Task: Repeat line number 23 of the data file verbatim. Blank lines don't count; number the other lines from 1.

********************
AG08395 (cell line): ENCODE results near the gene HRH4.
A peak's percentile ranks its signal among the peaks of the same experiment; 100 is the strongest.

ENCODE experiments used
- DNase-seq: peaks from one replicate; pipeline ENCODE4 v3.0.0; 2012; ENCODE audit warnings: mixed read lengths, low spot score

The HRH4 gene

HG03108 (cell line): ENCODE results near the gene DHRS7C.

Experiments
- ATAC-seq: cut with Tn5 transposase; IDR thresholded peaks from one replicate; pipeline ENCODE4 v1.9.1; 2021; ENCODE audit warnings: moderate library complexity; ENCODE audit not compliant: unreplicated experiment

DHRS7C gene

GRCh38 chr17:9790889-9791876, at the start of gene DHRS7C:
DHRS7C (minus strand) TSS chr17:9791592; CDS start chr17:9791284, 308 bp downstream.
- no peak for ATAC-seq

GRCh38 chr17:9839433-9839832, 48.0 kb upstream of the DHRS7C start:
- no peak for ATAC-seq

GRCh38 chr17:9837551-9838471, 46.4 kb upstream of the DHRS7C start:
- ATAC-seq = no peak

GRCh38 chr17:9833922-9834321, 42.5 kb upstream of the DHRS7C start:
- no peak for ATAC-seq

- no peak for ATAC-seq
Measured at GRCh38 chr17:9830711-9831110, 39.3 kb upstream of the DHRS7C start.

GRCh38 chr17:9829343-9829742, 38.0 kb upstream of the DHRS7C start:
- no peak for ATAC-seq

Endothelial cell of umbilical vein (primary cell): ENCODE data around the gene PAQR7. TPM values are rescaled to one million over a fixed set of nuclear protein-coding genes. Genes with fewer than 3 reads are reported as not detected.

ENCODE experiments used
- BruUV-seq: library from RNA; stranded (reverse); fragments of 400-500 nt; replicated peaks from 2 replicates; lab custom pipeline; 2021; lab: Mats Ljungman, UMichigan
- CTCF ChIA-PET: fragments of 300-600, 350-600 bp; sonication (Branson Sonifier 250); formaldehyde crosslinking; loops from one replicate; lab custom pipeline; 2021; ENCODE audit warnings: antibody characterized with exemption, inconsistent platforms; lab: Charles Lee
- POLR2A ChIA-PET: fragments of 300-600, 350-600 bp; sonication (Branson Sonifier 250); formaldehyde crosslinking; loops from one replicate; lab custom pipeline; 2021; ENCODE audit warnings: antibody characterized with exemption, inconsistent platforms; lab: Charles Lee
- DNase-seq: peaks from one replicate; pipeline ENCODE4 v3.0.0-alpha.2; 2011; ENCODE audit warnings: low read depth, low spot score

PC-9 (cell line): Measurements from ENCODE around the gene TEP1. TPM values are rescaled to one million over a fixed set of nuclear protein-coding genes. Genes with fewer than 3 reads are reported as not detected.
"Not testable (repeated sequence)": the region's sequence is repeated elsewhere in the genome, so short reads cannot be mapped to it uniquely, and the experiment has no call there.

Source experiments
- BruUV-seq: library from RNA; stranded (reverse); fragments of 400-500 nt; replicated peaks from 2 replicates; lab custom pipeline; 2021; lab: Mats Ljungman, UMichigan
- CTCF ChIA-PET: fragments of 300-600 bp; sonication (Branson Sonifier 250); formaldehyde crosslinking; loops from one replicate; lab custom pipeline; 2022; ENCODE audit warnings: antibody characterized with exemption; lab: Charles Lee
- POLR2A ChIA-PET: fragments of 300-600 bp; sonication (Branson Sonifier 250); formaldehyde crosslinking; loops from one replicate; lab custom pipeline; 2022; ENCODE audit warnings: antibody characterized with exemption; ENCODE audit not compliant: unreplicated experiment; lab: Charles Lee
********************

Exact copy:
Endothelial cell of umbilical vein (primary cell): ENCODE data around the gene PAQR7. TPM values are rescaled to one million over a fixed set of nuclear protein-coding genes. Genes with fewer than 3 reads are reported as not detected.